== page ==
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archetype

[ahr-ki-tahyp]
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noun
  1. the original pattern or model from which all things of the same kind are copied or on which they are based; a model or first form; prototype.
  2. (in Jungian psychology) a collectively inherited unconscious idea, pattern of thought, image, etc., universally present in individual psyches.
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Origin of archetype

1595–1605; < Latin archetypum an original < Greek archétypon a model, pattern (neuter of archétypos of the first mold, equivalent to arche- arche- + týp(os) mold, type + -os adj. suffix)
Related formsar·che·typ·al, ar·che·typ·i·cal [ahr-ki-tip-i-kuh l] /ˌɑr kɪˈtɪp ɪ kəl/, ar·che·typ·ic, adjectivear·che·typ·al·ly, ar·che·typ·i·cal·ly, adverb
Can be confusedarchetype prototype
Dictionary.com Unabridged Based on the Random House Unabridged Dictionary, © Random House, Inc. 2018

Examples from the Web for archetypes

Contemporary Examples

Historical Examples

  • They are transcripts, types—the archetypes are in us, and eternal.

    Human Animals

    Frank Hamel

  • Theocritus and Virgil have furnished the archetypes for our eclogues and pastorals.

    Ephemera Critica

    John Churton Collins

  • Longhi speaks of him as "most unfaithful to his archetypes," and, "whatever the originals, being always Bartolozzi."

  • The Greek anthology and Martial have furnished the archetypes of our epigrams and of our epitaphs.

    Ephemera Critica

    John Churton Collins

  • To say that the Universals are archetypes, and that Particulars partake in them, is unmeaning, and mere poetic metaphor.

    Aristotle

    George Grote


British Dictionary definitions for archetypes

archetype

noun
  1. a perfect or typical specimen
  2. an original model or pattern; prototype
  3. psychoanal one of the inherited mental images postulated by Jung as the content of the collective unconscious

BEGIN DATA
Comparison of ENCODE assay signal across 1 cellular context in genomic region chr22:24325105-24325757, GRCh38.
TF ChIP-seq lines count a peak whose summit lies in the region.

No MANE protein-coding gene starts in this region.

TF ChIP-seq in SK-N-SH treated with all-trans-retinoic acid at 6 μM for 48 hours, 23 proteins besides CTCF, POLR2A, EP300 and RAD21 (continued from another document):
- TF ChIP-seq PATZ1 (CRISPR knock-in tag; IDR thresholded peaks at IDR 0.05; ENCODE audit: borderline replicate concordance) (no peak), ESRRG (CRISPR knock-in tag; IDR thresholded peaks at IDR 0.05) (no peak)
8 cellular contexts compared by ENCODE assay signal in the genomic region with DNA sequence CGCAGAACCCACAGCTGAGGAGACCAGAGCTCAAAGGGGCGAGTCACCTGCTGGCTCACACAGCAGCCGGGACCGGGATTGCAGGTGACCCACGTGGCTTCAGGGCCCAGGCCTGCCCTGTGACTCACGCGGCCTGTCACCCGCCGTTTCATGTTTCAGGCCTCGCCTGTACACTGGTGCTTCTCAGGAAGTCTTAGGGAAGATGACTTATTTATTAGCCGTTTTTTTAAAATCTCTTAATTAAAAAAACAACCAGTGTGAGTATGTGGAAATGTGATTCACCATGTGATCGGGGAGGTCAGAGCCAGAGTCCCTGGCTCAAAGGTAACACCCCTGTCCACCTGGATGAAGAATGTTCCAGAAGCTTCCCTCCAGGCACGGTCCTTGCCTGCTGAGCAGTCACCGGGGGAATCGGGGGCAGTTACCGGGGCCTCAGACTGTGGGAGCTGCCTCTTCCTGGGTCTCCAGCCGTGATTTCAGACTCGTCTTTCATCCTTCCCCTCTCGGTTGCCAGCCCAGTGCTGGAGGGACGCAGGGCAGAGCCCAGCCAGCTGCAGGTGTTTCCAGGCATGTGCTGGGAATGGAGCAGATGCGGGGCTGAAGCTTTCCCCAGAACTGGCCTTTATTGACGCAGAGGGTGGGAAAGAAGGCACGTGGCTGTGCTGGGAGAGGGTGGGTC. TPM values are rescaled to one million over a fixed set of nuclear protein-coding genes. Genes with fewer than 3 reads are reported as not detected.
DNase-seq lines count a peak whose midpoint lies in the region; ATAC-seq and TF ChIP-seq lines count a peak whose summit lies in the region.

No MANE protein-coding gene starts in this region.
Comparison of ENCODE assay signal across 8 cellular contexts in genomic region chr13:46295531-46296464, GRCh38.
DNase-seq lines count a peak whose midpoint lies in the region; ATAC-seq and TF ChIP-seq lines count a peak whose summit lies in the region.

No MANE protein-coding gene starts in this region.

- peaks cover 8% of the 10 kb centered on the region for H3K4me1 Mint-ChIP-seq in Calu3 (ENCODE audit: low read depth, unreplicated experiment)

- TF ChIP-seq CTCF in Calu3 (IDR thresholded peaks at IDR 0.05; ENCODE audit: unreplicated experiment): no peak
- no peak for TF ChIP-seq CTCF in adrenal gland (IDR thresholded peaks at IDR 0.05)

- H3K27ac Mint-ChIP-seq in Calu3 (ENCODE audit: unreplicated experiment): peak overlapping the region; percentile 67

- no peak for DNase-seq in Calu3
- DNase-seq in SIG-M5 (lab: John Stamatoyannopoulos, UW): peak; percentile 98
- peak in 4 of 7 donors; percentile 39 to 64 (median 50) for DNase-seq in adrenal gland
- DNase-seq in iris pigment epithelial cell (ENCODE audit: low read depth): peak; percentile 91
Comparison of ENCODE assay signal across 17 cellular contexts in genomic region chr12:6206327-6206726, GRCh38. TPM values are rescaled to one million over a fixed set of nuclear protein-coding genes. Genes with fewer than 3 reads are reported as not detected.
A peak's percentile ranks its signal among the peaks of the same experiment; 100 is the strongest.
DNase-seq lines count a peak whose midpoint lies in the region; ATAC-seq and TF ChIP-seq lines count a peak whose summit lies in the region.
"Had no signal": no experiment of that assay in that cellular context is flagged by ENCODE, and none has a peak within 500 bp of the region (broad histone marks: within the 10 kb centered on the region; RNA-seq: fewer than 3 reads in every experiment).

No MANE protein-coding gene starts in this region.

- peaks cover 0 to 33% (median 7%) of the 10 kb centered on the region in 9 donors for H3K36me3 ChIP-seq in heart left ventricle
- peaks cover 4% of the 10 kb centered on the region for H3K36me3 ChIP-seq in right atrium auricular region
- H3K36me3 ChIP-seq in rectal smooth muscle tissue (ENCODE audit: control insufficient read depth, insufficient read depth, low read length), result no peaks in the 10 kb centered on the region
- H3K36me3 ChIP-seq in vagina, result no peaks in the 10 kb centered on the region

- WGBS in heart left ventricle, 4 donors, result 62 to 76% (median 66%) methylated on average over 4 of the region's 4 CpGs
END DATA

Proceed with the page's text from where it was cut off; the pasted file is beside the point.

4. a constantly recurring symbol or motif in literature, painting, etc
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Word Origin

C17: from Latin archetypum an original, from Greek arkhetupon, from arkhetupos first-moulded; see arch-, type
Collins English Dictionary - Complete & Unabridged 2012 Digital Edition © William Collins Sons & Co. Ltd. 1979, 1986 © HarperCollins Publishers 1998, 2000, 2003, 2005, 2006, 2007, 2009, 2012

Word Origin and History for archetypes

archetype

n.

"original pattern from which copies are made," 1540s, from Latin archetypum, from Greek arkhetypon "pattern, model, figure on a seal," neuter of adjective arkhetypos "first-moulded," from arkhe- "first" (see archon) + typos "model, type, blow, mark of a blow" (see type). Jungian psychology sense of "pervasive idea or image from the collective unconscious" is from 1919.

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Online Etymology Dictionary, © 2010 Douglas Harper

archetypes in Medicine

archetype

(ärkĭ-tīp′)
n.
  1. An original model or type after which other similar things are patterned.
  2. In Jungian psychology, an inherited pattern of thought or symbolic image that is derived from the past collective experience of humanity and is present in the unconscious of the individual.imago
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Related formsar′che•typal (-tīpəl) null null adj.ar′che•typi•cal•ly adv.
The American Heritage® Stedman's Medical Dictionary Copyright © 2002, 2001, 1995 by Houghton Mifflin Company. Published by Houghton Mifflin Company.

archetypes in Culture

archetype

[(ahr-ki-teyep)]

An original model after which other similar things are patterned. In the psychology of Carl Jung, archetypes are the images, patterns, and symbols (see also symbol) that rise out of the collective unconscious and appear in dreams, mythology, and fairy tales.

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The New Dictionary of Cultural Literacy, Third Edition Copyright © 2005 by Houghton Mifflin Harcourt Publishing Company. Published by Houghton Mifflin Harcourt Publishing Company. All rights reserved.